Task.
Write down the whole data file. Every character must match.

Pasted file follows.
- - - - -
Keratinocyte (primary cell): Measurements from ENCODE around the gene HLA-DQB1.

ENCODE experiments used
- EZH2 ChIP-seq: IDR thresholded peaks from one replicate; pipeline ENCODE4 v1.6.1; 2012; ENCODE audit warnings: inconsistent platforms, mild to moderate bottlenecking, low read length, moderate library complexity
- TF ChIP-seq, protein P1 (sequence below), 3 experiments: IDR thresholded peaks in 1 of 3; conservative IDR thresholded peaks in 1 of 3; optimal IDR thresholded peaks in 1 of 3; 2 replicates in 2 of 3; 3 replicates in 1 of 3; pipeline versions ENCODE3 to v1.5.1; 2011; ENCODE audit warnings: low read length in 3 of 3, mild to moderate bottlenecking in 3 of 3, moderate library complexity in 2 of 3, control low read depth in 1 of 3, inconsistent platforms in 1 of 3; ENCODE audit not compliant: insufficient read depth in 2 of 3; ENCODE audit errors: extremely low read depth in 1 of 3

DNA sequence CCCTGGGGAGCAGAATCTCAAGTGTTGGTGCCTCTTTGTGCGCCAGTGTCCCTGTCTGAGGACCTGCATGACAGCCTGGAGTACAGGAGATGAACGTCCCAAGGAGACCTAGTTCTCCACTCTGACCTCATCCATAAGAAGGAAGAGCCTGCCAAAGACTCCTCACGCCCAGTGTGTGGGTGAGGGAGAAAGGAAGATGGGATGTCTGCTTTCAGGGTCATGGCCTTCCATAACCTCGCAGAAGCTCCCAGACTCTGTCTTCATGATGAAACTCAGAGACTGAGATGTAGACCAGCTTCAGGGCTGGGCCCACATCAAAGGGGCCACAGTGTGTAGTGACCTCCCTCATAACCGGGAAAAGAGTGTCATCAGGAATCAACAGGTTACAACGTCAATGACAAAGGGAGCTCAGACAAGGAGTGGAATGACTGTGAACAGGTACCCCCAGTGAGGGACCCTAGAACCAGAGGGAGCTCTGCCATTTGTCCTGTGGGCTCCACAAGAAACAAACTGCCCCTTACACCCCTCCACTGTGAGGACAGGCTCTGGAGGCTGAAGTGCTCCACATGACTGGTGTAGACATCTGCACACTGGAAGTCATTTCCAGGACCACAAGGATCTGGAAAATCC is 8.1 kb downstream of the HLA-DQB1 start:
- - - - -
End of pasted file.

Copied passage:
Keratinocyte (primary cell): Measurements from ENCODE around the gene HLA-DQB1.

ENCODE experiments used
- EZH2 ChIP-seq: IDR thresholded peaks from one replicate; pipeline ENCODE4 v1.6.1; 2012; ENCODE audit warnings: inconsistent platforms, mild to moderate bottlenecking, low read length, moderate library complexity
- TF ChIP-seq, protein P1 (sequence below), 3 experiments: IDR thresholded peaks in 1 of 3; conservative IDR thresholded peaks in 1 of 3; optimal IDR thresholded peaks in 1 of 3; 2 replicates in 2 of 3; 3 replicates in 1 of 3; pipeline versions ENCODE3 to v1.5.1; 2011; ENCODE audit warnings: low read length in 3 of 3, mild to moderate bottlenecking in 3 of 3, moderate library complexity in 2 of 3, control low read depth in 1 of 3, inconsistent platforms in 1 of 3; ENCODE audit not compliant: insufficient read depth in 2 of 3; ENCODE audit errors: extremely low read depth in 1 of 3

DNA sequence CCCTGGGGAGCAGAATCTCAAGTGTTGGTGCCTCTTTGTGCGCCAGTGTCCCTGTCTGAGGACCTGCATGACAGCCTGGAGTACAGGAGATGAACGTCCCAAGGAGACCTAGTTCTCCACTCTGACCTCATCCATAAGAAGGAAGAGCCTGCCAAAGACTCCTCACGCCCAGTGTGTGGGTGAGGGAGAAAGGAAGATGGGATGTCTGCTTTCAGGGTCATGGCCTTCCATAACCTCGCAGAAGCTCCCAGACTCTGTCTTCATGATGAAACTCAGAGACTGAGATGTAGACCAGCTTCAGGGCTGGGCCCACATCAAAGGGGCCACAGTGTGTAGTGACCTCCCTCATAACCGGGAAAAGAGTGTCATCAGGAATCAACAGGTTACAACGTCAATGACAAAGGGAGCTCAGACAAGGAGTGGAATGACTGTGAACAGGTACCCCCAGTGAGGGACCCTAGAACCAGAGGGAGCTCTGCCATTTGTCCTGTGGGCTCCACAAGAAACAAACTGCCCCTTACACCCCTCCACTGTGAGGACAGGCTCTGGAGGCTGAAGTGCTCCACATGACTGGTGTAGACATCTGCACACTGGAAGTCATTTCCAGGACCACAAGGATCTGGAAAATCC is 8.1 kb downstream of the HLA-DQB1 start: